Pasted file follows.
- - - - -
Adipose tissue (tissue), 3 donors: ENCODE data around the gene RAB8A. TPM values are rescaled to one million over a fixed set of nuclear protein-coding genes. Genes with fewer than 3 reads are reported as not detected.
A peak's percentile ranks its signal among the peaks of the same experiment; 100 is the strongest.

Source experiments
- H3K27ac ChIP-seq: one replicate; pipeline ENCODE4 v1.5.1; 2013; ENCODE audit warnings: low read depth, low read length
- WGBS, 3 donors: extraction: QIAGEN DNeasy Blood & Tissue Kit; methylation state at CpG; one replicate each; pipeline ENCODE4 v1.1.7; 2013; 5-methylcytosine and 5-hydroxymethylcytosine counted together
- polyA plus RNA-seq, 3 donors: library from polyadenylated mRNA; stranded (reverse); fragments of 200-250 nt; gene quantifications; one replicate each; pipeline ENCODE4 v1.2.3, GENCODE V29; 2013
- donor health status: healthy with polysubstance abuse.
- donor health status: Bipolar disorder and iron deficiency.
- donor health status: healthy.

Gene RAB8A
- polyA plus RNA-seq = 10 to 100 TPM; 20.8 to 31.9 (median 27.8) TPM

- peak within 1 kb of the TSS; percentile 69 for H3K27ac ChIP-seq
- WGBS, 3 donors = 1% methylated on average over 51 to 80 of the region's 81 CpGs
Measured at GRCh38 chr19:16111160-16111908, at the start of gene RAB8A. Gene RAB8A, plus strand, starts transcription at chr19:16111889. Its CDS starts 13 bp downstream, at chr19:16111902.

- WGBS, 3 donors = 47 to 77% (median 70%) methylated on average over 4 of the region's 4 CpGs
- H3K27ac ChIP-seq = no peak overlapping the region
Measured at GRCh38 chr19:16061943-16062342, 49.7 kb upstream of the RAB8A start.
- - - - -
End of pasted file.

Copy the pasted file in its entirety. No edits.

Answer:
Adipose tissue (tissue), 3 donors: ENCODE data around the gene RAB8A. TPM values are rescaled to one million over a fixed set of nuclear protein-coding genes. Genes with fewer than 3 reads are reported as not detected.
A peak's percentile ranks its signal among the peaks of the same experiment; 100 is the strongest.

Source experiments
- H3K27ac ChIP-seq: one replicate; pipeline ENCODE4 v1.5.1; 2013; ENCODE audit warnings: low read depth, low read length
- WGBS, 3 donors: extraction: QIAGEN DNeasy Blood & Tissue Kit; methylation state at CpG; one replicate each; pipeline ENCODE4 v1.1.7; 2013; 5-methylcytosine and 5-hydroxymethylcytosine counted together
- polyA plus RNA-seq, 3 donors: library from polyadenylated mRNA; stranded (reverse); fragments of 200-250 nt; gene quantifications; one replicate each; pipeline ENCODE4 v1.2.3, GENCODE V29; 2013
- donor health status: healthy with polysubstance abuse.
- donor health status: Bipolar disorder and iron deficiency.
- donor health status: healthy.

Gene RAB8A
- polyA plus RNA-seq = 10 to 100 TPM; 20.8 to 31.9 (median 27.8) TPM

- peak within 1 kb of the TSS; percentile 69 for H3K27ac ChIP-seq
- WGBS, 3 donors = 1% methylated on average over 51 to 80 of the region's 81 CpGs
Measured at GRCh38 chr19:16111160-16111908, at the start of gene RAB8A. Gene RAB8A, plus strand, starts transcription at chr19:16111889. Its CDS starts 13 bp downstream, at chr19:16111902.

- WGBS, 3 donors = 47 to 77% (median 70%) methylated on average over 4 of the region's 4 CpGs
- H3K27ac ChIP-seq = no peak overlapping the region
Measured at GRCh38 chr19:16061943-16062342, 49.7 kb upstream of the RAB8A start.